A three-dimensional cloud-resolving model, maintained in a statistically steady convecting state by tropicslike forcing, is subjected to sudden (10 min) stimuli consisting of horizontally homogeneous temperature and/or moisture sources with various profiles. Ensembles of simulations are used to increase the statistical robustness of the results and to assess the deterministic nature of the model response for domain sizes near contemporary global model resolution. The response to middle- and upper-tropospheric perturbations is predominantly local in the vertical: convection damps the imposed stimulus over a few hours. Low-level perturbations are similarly damped, but also produce a vertically nonlocal response: enhancement or suppression of new deep convective clouds extending above the perturbed level. Experiments show that the "effective inhibition layer" for deep convection is about 4 km deep, far deeper than traditional convective inhibition defined for undilute lifted parcels. Both the local and nonlocal responses are remarkably linear but can be highly stochastic, especially if deep convection is only intermittently present (small domains, weak forcing). Quantitatively, temperature-versus-moisture perturbations in a ratio corresponding to adiabatic vertical displacements produce responses of roughly equal magnitude. However, moisture perturbations seem to provoke the nonlocal (upward spreading) type of response more effectively. This nonlocal part of the response is also more effective when background forcing intensity is weak. Only at very high intensity does the response approach the limits of purely local damping and pure determinism that would be most convenient for theory and parameterization.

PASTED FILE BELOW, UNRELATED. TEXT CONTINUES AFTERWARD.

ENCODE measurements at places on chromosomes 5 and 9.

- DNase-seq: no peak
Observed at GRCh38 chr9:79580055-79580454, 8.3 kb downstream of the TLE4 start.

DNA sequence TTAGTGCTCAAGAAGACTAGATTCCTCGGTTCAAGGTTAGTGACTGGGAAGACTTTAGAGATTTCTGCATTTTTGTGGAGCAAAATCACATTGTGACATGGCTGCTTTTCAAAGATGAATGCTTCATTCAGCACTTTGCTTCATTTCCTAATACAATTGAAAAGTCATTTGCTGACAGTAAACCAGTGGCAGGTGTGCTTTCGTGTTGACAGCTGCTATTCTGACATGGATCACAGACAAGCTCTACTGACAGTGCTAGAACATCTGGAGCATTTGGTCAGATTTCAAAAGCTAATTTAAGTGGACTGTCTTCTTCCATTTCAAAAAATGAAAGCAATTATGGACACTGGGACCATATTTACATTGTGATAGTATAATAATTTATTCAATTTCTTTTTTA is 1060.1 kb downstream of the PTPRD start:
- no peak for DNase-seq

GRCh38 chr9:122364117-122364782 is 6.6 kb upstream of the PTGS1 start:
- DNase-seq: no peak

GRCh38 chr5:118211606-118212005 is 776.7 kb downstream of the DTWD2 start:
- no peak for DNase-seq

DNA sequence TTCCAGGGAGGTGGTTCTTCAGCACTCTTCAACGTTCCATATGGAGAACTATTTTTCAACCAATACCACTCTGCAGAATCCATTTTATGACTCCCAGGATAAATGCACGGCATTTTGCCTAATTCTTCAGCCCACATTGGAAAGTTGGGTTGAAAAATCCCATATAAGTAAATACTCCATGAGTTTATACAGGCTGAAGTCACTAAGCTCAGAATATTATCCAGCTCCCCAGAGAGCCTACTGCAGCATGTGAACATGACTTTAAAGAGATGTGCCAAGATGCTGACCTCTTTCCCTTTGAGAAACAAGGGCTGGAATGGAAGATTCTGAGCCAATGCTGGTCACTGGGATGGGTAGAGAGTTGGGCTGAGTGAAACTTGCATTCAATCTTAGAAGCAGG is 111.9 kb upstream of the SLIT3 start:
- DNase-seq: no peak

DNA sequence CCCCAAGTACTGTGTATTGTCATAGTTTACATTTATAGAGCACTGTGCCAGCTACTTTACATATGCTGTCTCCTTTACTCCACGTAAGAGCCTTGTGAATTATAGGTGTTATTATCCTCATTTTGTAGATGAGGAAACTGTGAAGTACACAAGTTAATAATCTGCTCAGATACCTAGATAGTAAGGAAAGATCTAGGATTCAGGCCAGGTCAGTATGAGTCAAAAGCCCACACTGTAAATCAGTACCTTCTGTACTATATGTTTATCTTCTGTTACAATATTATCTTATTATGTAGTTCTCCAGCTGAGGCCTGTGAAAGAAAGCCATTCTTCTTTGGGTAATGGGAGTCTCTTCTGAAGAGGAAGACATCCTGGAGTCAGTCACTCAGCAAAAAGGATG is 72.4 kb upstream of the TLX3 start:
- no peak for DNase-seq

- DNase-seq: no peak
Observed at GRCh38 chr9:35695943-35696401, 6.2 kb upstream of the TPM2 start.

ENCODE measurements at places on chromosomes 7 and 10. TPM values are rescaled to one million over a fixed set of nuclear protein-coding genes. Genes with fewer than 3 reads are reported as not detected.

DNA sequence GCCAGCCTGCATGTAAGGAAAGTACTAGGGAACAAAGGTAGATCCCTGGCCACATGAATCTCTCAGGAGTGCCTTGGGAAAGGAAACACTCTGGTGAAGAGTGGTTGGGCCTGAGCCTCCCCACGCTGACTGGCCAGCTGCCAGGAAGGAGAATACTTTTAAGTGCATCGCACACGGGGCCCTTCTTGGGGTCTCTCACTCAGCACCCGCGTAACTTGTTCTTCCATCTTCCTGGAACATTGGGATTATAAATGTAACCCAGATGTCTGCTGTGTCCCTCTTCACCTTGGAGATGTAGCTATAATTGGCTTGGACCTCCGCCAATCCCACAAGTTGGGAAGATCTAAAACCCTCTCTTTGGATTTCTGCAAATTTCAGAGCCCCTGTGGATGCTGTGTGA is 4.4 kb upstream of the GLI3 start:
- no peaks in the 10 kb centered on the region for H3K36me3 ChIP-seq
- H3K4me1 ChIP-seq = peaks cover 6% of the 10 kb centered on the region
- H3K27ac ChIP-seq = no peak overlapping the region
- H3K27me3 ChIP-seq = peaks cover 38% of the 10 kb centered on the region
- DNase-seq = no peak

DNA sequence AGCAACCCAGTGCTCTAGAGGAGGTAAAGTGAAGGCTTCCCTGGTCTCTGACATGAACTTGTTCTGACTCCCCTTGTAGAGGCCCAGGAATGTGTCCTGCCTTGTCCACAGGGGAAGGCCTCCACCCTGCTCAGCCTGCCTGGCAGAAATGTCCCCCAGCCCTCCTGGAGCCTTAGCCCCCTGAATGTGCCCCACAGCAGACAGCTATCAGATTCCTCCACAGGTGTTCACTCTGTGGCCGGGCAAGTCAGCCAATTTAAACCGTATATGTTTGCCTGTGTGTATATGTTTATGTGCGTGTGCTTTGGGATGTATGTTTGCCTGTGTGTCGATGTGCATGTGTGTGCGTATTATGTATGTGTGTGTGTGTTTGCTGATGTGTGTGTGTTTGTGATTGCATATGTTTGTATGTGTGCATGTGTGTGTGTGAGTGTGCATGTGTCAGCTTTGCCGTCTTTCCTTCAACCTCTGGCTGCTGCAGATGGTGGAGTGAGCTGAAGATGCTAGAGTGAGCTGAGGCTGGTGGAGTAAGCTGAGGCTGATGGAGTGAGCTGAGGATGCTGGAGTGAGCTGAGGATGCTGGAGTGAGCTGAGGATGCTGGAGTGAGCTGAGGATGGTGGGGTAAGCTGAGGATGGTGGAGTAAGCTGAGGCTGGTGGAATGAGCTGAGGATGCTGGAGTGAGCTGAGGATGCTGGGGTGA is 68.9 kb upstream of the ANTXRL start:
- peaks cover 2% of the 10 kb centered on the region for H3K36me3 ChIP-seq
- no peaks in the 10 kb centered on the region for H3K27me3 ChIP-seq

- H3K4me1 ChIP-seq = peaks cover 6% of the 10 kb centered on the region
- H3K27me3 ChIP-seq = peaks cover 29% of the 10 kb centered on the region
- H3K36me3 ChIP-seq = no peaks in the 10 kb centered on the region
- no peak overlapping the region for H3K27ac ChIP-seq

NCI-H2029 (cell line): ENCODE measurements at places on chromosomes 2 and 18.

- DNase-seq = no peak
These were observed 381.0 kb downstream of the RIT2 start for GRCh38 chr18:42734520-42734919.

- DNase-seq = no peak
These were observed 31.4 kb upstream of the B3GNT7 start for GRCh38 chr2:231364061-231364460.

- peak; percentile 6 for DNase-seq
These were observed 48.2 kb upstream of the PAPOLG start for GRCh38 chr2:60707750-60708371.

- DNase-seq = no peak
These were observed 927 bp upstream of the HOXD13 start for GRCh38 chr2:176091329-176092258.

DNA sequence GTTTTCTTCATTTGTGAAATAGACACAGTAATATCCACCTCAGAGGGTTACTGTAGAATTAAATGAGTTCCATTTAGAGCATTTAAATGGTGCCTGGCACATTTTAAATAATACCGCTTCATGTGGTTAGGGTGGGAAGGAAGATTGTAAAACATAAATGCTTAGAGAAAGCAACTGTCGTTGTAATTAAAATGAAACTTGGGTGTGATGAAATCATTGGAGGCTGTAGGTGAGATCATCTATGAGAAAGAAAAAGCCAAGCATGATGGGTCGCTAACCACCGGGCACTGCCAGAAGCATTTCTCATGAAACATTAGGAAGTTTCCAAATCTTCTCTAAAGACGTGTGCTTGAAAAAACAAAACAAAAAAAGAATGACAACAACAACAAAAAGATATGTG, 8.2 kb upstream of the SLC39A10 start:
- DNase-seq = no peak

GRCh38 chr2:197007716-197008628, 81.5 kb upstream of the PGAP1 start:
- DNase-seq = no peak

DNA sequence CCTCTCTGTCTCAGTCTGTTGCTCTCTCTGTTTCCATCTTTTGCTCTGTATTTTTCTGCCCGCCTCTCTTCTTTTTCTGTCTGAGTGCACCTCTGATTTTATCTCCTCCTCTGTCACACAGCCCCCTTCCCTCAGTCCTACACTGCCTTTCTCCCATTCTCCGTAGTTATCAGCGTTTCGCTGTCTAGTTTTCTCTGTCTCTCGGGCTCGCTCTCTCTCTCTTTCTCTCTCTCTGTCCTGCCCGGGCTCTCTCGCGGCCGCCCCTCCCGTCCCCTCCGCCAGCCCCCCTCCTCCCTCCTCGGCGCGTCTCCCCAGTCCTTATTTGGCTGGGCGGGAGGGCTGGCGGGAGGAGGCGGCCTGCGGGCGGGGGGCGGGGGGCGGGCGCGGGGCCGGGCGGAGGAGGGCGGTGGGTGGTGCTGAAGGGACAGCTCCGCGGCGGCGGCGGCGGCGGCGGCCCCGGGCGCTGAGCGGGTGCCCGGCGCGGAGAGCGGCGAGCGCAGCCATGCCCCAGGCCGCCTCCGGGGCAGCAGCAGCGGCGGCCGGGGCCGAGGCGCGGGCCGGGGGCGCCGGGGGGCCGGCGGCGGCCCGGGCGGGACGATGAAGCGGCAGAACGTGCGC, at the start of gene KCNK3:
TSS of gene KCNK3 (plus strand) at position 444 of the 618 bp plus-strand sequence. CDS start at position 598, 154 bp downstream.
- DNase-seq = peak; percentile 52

ASJC Scopus subject areas
- Atmospheric Science